The pandemic has been difficult for everyone in one way or another. Whether you’re a student in school or college, you’ve probably had to adjust your academic lifestyle. With the majority of classes being online and many teachers implementing asynchronous learning, it’s normal if you’ve found yourself struggling to grasp class content and stay focused. Many of my classes are asynchronous this quarter, which means that my professors record their lectures and give us the option to watch lectures on our own time. We still have to take our exams on certain days and complete assignments before deadlines. This might sound familiar to you, or your classes might have a slightly different structure.
Time management has always been a struggle for me, and I know many other students as well. If anything, COVID has just made time management more of a struggle for me. Not being forced to watch lectures synchronously has proven to be difficult in keeping up with my classes. Here are some tips for all us to be a little more productive and manage our time wisely.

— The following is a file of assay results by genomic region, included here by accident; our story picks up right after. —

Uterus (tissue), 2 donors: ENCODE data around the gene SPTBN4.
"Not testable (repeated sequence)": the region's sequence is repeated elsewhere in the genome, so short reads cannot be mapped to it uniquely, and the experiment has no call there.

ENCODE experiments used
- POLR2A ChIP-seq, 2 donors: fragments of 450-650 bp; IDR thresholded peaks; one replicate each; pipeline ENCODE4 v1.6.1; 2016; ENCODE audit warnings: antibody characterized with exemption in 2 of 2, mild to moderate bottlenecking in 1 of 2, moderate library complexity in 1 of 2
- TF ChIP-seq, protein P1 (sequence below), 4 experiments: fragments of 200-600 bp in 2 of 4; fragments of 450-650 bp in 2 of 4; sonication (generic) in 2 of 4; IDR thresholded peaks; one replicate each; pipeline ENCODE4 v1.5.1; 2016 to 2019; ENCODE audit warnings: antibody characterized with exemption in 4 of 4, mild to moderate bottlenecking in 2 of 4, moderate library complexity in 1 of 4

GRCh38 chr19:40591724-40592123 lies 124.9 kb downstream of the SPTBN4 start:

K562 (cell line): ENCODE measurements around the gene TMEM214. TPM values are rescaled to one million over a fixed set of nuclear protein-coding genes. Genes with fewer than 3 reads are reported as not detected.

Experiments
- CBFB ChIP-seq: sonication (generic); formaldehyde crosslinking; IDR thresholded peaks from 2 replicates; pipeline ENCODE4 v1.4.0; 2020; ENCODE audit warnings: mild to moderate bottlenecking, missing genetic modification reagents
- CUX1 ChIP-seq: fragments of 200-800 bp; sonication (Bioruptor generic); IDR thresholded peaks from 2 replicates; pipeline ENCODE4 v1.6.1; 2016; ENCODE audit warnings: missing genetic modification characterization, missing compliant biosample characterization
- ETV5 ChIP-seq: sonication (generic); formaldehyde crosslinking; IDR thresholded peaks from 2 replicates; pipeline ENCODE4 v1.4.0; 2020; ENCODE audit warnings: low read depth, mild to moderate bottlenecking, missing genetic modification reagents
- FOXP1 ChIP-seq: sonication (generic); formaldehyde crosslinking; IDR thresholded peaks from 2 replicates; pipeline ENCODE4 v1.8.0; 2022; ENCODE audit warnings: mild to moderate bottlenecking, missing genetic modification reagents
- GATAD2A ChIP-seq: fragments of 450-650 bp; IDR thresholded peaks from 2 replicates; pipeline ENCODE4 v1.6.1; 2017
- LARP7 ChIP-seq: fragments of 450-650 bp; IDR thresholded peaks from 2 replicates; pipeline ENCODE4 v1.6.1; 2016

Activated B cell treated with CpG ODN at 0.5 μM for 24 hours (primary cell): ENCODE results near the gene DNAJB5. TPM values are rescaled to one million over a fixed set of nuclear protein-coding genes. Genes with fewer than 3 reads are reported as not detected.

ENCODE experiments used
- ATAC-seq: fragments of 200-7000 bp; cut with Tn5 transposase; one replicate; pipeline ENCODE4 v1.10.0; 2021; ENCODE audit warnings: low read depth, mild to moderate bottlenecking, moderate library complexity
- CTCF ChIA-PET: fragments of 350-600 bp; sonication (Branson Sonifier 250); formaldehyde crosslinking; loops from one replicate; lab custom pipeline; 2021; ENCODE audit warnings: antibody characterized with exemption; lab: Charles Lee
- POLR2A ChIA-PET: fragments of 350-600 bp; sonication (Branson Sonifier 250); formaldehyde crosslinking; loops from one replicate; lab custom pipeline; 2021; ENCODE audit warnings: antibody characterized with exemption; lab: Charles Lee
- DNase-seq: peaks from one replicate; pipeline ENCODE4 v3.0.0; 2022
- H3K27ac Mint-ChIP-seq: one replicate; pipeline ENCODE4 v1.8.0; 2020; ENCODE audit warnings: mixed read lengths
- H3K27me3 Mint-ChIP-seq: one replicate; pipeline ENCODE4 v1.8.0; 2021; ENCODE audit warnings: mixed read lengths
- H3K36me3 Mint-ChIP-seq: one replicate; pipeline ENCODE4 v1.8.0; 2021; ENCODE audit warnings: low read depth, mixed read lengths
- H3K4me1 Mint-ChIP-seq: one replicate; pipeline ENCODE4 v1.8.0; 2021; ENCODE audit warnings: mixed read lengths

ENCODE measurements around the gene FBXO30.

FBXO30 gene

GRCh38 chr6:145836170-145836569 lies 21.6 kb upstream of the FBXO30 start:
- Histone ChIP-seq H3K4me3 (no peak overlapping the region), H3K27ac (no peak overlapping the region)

In today’s blog, I will be discussing what is hustle culture, how over-indulgence can become detrimental to our minds and bodies, and ways to combat the toxicity of hustle culture.
With the COVID-19 pandemic, many schools moved to online school, utilizing Zoom and other virtual technology to teach students and give assessments. For students, this was a huge shift from life in the classroom to learning from the comfort of their own home. Now, with schools possibly going online for the fall semester, there may be an increased sense of anxiety and stress among students, especially for those who struggle with learning outside of the classroom.
In this article, we will explore best-selling author Mel Robbins’ “5 Second Rule” for beating procrastination. We also take a look at other steps she outlines to further improve one’s productivity.
It isn’t with the quantity of time put into studying, as anyone who has crammed the night before a test they subsequently failed will tell you. Some students have a lot to balance on their plate between school, work and other endeavors. Clearly, it’s important to develop good and efficient study skills early-on in your college career. So, if the secret to academic success isn’t to study more, then what is the key to doing well?
We don’t all learn the same way and that’s completely okay! While taking notes on lecture might be sufficient for your roommate- you might benefit from drawing out concepts. The point is it is crucial to find out, sooner rather than later, what works best for you.